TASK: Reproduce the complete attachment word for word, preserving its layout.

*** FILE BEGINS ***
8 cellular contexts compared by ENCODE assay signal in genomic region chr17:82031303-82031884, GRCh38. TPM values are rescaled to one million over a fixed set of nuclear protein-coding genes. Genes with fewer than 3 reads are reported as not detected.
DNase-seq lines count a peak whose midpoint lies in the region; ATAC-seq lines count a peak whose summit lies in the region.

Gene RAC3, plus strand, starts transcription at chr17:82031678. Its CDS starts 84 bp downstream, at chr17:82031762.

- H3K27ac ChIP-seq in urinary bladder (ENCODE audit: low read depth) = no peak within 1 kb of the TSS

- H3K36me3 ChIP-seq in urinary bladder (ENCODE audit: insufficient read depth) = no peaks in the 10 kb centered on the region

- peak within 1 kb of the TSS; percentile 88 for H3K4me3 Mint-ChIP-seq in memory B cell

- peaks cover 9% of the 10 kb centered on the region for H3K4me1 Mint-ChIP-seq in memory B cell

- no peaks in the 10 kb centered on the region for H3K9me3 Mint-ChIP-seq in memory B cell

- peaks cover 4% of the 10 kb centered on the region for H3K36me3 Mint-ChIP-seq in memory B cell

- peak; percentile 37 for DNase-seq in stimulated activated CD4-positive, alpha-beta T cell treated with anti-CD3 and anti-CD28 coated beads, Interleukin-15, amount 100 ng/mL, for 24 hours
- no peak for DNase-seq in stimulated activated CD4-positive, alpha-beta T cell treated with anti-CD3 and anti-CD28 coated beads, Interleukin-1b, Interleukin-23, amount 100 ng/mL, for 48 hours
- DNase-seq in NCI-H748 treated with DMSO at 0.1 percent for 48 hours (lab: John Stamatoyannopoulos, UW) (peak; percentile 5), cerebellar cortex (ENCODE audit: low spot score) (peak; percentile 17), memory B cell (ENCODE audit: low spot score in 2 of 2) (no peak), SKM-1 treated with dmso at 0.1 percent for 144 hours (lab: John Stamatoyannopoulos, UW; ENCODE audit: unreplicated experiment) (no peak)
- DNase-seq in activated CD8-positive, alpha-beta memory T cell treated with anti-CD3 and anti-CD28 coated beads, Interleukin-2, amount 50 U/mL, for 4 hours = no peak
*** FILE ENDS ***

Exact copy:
8 cellular contexts compared by ENCODE assay signal in genomic region chr17:82031303-82031884, GRCh38. TPM values are rescaled to one million over a fixed set of nuclear protein-coding genes. Genes with fewer than 3 reads are reported as not detected.
DNase-seq lines count a peak whose midpoint lies in the region; ATAC-seq lines count a peak whose summit lies in the region.

Gene RAC3, plus strand, starts transcription at chr17:82031678. Its CDS starts 84 bp downstream, at chr17:82031762.

- H3K27ac ChIP-seq in urinary bladder (ENCODE audit: low read depth) = no peak within 1 kb of the TSS

- H3K36me3 ChIP-seq in urinary bladder (ENCODE audit: insufficient read depth) = no peaks in the 10 kb centered on the region

- peak within 1 kb of the TSS; percentile 88 for H3K4me3 Mint-ChIP-seq in memory B cell

- peaks cover 9% of the 10 kb centered on the region for H3K4me1 Mint-ChIP-seq in memory B cell

- no peaks in the 10 kb centered on the region for H3K9me3 Mint-ChIP-seq in memory B cell

- peaks cover 4% of the 10 kb centered on the region for H3K36me3 Mint-ChIP-seq in memory B cell

- peak; percentile 37 for DNase-seq in stimulated activated CD4-positive, alpha-beta T cell treated with anti-CD3 and anti-CD28 coated beads, Interleukin-15, amount 100 ng/mL, for 24 hours
- no peak for DNase-seq in stimulated activated CD4-positive, alpha-beta T cell treated with anti-CD3 and anti-CD28 coated beads, Interleukin-1b, Interleukin-23, amount 100 ng/mL, for 48 hours
- DNase-seq in NCI-H748 treated with DMSO at 0.1 percent for 48 hours (lab: John Stamatoyannopoulos, UW) (peak; percentile 5), cerebellar cortex (ENCODE audit: low spot score) (peak; percentile 17), memory B cell (ENCODE audit: low spot score in 2 of 2) (no peak), SKM-1 treated with dmso at 0.1 percent for 144 hours (lab: John Stamatoyannopoulos, UW; ENCODE audit: unreplicated experiment) (no peak)
- DNase-seq in activated CD8-positive, alpha-beta memory T cell treated with anti-CD3 and anti-CD28 coated beads, Interleukin-2, amount 50 U/mL, for 4 hours = no peak